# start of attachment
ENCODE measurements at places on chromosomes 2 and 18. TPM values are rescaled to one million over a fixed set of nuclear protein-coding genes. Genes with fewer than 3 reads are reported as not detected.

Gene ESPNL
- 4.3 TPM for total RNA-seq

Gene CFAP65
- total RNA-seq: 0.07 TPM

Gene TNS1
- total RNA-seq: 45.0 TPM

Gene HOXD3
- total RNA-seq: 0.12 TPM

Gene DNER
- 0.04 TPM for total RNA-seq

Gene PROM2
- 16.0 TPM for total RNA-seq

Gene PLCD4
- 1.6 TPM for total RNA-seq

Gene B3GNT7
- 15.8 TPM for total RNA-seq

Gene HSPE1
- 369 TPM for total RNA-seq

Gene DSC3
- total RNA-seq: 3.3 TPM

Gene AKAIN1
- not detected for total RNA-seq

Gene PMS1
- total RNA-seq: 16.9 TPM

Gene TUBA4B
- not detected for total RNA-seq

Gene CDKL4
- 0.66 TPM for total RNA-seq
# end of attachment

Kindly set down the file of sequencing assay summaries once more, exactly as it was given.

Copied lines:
ENCODE measurements at places on chromosomes 2 and 18. TPM values are rescaled to one million over a fixed set of nuclear protein-coding genes. Genes with fewer than 3 reads are reported as not detected.

Gene ESPNL
- 4.3 TPM for total RNA-seq

Gene CFAP65
- total RNA-seq: 0.07 TPM

Gene TNS1
- total RNA-seq: 45.0 TPM

Gene HOXD3
- total RNA-seq: 0.12 TPM

Gene DNER
- 0.04 TPM for total RNA-seq

Gene PROM2
- 16.0 TPM for total RNA-seq

Gene PLCD4
- 1.6 TPM for total RNA-seq

Gene B3GNT7
- 15.8 TPM for total RNA-seq

Gene HSPE1
- 369 TPM for total RNA-seq

Gene DSC3
- total RNA-seq: 3.3 TPM

Gene AKAIN1
- not detected for total RNA-seq

Gene PMS1
- total RNA-seq: 16.9 TPM

Gene TUBA4B
- not detected for total RNA-seq

Gene CDKL4
- 0.66 TPM for total RNA-seq